If you're not sure what to make of Marquez's declining K/9 rate in High-A last summer, some food for thought: first, he was a 20-year-old starting to climb into the high minors, and considering how well he adjusted across the season as a whole, it might be worth it to be patient and see if his strikeout numbers catch up to his development this summer.

Alternately, we can look at the case of fellow Venezuelan hurler and current Rockies farmhand Antonio Senzatela; the righty is just a month older than Marquez, and Senzatela experienced dismal strikeout rates at Short Season-A Tri-City and Low-A Asheville in 2013 and 2014, before whiffing hitters at a much better pace in 2015 at High-A Modesto. Pitchers develop in the minors (that's the point!) and since Marquez is so young and has seen sustained success in other parts of his game, there's cause to think he could improve upon missing bats as he continues his minor league journey.

That's not to say he's a perfect comp to Senzatela, of course; Marquez doesn't have the same ceiling and wouldn't be rated nearly as highly on our PuRPs list. But it is to say at the same age and level, Marquez ought to be entitled to the optimism of growth in 2016 just as Senzatela was—and was then rewarded for—in 2015.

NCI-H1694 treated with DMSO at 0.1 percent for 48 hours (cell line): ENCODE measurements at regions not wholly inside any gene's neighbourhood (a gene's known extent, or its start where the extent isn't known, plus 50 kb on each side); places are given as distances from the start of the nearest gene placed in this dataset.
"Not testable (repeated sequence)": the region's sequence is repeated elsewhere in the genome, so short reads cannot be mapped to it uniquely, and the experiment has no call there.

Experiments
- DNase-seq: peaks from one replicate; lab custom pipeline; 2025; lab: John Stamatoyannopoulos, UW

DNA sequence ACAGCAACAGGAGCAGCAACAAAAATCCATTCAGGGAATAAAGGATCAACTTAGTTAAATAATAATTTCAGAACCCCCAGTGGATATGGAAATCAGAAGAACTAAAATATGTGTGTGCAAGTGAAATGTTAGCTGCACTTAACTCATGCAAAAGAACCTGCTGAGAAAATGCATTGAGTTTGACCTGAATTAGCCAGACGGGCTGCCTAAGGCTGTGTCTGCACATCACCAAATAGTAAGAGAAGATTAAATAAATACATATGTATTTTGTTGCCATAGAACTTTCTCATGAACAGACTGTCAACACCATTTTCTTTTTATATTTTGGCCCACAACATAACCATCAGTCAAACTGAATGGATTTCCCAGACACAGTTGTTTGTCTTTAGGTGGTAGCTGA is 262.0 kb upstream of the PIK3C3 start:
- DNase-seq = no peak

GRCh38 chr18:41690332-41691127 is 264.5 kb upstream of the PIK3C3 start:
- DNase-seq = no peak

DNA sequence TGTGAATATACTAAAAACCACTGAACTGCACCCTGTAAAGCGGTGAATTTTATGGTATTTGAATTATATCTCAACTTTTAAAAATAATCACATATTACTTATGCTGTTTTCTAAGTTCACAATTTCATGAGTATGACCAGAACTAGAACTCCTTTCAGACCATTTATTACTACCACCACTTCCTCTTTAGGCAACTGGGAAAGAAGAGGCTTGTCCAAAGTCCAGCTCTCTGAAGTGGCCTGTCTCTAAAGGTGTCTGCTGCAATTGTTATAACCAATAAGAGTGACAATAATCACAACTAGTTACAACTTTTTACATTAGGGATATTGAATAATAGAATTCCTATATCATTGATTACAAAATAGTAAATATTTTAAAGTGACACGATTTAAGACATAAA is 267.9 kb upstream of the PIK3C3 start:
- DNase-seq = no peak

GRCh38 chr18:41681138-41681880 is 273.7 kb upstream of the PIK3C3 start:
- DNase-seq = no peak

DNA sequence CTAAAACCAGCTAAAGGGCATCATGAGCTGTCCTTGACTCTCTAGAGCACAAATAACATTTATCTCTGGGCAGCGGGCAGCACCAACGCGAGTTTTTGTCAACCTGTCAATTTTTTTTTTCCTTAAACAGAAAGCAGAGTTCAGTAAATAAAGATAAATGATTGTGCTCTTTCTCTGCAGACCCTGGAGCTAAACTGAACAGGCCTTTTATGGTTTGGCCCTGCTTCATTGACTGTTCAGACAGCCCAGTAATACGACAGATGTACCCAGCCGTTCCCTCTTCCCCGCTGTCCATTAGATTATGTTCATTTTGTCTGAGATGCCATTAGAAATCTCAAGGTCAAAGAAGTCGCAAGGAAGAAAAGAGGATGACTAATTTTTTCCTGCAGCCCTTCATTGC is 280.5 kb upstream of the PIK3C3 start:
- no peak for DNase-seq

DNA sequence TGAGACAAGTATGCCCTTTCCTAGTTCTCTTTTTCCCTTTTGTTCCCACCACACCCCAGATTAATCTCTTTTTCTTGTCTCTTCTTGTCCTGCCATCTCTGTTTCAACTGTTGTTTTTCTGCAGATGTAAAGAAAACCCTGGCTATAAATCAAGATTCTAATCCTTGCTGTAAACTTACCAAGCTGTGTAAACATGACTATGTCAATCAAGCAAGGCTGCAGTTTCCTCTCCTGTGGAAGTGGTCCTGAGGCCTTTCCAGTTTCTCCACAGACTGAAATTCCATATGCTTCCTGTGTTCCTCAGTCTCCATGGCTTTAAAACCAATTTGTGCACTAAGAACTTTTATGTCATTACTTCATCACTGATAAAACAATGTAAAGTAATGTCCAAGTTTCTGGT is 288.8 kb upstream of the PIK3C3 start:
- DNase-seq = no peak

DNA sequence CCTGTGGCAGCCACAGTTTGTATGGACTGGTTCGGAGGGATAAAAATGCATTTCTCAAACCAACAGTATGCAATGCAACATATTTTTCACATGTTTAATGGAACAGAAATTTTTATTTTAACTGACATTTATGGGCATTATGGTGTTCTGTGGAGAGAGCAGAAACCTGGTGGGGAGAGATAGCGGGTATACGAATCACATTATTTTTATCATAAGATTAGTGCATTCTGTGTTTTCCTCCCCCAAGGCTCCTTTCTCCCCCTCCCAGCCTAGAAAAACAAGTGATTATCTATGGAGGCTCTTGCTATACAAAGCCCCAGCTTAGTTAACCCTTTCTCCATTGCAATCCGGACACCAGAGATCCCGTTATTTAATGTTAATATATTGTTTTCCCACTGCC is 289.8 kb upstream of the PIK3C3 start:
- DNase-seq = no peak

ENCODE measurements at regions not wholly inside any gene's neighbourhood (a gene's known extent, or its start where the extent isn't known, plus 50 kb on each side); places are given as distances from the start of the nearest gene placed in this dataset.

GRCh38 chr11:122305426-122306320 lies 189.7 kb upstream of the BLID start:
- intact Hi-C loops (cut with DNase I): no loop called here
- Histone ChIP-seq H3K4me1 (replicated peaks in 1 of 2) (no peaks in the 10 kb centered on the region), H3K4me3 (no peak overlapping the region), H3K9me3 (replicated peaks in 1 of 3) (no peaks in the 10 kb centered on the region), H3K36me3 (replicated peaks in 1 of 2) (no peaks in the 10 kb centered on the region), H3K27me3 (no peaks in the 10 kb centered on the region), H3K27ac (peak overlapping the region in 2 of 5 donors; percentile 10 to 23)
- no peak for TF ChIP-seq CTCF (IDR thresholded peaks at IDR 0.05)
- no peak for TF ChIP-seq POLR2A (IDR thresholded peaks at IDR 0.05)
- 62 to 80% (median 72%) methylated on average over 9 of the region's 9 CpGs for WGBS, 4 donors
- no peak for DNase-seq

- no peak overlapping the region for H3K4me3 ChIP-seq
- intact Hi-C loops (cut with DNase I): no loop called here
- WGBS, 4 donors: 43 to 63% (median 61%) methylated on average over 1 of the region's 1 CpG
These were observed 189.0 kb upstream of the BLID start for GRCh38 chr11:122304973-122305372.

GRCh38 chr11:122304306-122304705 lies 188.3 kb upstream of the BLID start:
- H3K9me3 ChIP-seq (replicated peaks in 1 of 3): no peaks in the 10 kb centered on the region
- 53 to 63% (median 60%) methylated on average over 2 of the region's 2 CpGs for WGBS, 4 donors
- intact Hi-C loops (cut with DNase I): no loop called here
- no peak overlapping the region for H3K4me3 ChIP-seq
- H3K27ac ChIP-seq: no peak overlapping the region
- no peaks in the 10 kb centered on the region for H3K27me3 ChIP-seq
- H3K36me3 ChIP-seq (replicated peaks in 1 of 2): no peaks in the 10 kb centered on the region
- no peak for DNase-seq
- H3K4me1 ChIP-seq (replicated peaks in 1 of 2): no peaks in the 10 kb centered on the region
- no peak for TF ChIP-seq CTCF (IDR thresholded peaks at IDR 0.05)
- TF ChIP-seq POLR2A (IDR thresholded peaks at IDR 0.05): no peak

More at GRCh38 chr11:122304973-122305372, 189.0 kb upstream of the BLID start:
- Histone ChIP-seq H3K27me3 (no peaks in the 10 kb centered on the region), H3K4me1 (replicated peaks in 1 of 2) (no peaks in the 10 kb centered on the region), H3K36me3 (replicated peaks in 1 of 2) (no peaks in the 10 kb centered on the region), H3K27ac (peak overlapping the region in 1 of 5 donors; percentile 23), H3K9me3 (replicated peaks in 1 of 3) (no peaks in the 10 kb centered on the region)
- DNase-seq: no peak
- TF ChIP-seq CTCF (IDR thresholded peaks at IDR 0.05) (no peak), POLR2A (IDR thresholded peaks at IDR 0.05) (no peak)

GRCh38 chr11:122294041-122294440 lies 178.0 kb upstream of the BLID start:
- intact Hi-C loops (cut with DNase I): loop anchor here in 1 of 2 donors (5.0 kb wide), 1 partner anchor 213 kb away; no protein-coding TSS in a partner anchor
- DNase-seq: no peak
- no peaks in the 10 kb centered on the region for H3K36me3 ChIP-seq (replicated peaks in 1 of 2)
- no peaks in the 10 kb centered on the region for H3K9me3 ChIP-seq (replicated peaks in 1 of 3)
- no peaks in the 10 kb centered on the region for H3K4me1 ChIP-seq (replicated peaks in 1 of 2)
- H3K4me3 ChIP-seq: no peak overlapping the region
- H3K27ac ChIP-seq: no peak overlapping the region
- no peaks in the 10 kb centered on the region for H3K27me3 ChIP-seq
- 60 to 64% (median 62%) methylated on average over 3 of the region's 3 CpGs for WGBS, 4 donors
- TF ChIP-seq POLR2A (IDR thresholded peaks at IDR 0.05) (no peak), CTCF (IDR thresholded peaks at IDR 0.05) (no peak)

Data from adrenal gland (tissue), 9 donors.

Only time will tell if Marquez can develop out pitches this summer, presumably at Double-A Hartford, and even Ken Rosenthal's reporting seems to indicate this is a youngster still raw in professional baseball who needs opportunities to continue his development:

On the not-so-good side, Marquez was on the Rays' 40-man roster, and the trade necessitated his addition to the Rockies' 40-man on Thursday afternoon. That bumped lefty reliever Christian Friedrich, who was designated for assignment to make room. I'm not torn up about Friedrich being taken off the roster, but Colorado must now use a spot on Marquez, who is at least a full season away from the Major Leagues, and really, maybe closer to two.

I spoke to Mat Germain about Marquez on Thursday night. Germain, a staff writer for our fellow SB Nation site DRays Bay, has been watching and evaluating the righty in the Rays' organization for several seasons. Some of Germain's analysis on Marquez:

On Marquez's stuff: "For stuff, he has a smooth and almost effortless looking delivery, he works at 92-94 MPH, and he can reach 96 MPH when he has to. He has a great looking curveball with bite that works in the high 70s, and a change up that should grade as average."

On mechanics: "The big change everyone should know about is that he's now using a bigger hip turn in his delivery, instead of using a straight leg kick, something that seems to have benefited him in 2015. His last starts of the season showed off how well his work has done."

On his ceiling: "Some pegged him to become a reliever due to his reliance on an outstanding fastball with life and his strikeout curveball, but now he's added a much improved changeup that keeps hitters off balance. He's so confident in it now that he projects as a strong workhorse number three starter. Now, some say he doesn't have a strong enough build to remain a starter. Having said that, he held up really well last season, so I really don't see it being an issue yet. But still, to give detractors their due, he could at worse be a dominant reliever."